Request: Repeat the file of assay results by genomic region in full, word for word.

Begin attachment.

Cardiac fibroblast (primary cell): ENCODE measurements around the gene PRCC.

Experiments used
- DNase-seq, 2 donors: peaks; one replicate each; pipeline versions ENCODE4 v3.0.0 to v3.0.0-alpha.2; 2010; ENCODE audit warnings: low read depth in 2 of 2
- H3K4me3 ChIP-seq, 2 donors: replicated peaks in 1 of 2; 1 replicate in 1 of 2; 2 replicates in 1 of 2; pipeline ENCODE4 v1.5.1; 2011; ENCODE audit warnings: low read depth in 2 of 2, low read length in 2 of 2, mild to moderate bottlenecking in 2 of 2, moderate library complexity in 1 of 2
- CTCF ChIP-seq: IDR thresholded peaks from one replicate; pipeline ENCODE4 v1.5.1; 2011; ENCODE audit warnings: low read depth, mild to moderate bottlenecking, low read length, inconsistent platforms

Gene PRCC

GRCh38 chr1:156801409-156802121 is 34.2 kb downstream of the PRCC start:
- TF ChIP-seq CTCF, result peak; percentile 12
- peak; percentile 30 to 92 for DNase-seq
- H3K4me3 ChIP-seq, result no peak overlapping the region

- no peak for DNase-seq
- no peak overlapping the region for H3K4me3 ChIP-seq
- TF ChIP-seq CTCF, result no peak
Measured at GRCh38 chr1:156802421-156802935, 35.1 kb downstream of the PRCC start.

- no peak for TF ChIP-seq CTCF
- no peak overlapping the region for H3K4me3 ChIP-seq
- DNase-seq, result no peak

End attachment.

Cardiac fibroblast (primary cell): ENCODE measurements around the gene PRCC.

Experiments used
- DNase-seq, 2 donors: peaks; one replicate each; pipeline versions ENCODE4 v3.0.0 to v3.0.0-alpha.2; 2010; ENCODE audit warnings: low read depth in 2 of 2
- H3K4me3 ChIP-seq, 2 donors: replicated peaks in 1 of 2; 1 replicate in 1 of 2; 2 replicates in 1 of 2; pipeline ENCODE4 v1.5.1; 2011; ENCODE audit warnings: low read depth in 2 of 2, low read length in 2 of 2, mild to moderate bottlenecking in 2 of 2, moderate library complexity in 1 of 2
- CTCF ChIP-seq: IDR thresholded peaks from one replicate; pipeline ENCODE4 v1.5.1; 2011; ENCODE audit warnings: low read depth, mild to moderate bottlenecking, low read length, inconsistent platforms

Gene PRCC

GRCh38 chr1:156801409-156802121 is 34.2 kb downstream of the PRCC start:
- TF ChIP-seq CTCF, result peak; percentile 12
- peak; percentile 30 to 92 for DNase-seq
- H3K4me3 ChIP-seq, result no peak overlapping the region

- no peak for DNase-seq
- no peak overlapping the region for H3K4me3 ChIP-seq
- TF ChIP-seq CTCF, result no peak
Measured at GRCh38 chr1:156802421-156802935, 35.1 kb downstream of the PRCC start.

- no peak for TF ChIP-seq CTCF
- no peak overlapping the region for H3K4me3 ChIP-seq
- DNase-seq, result no peak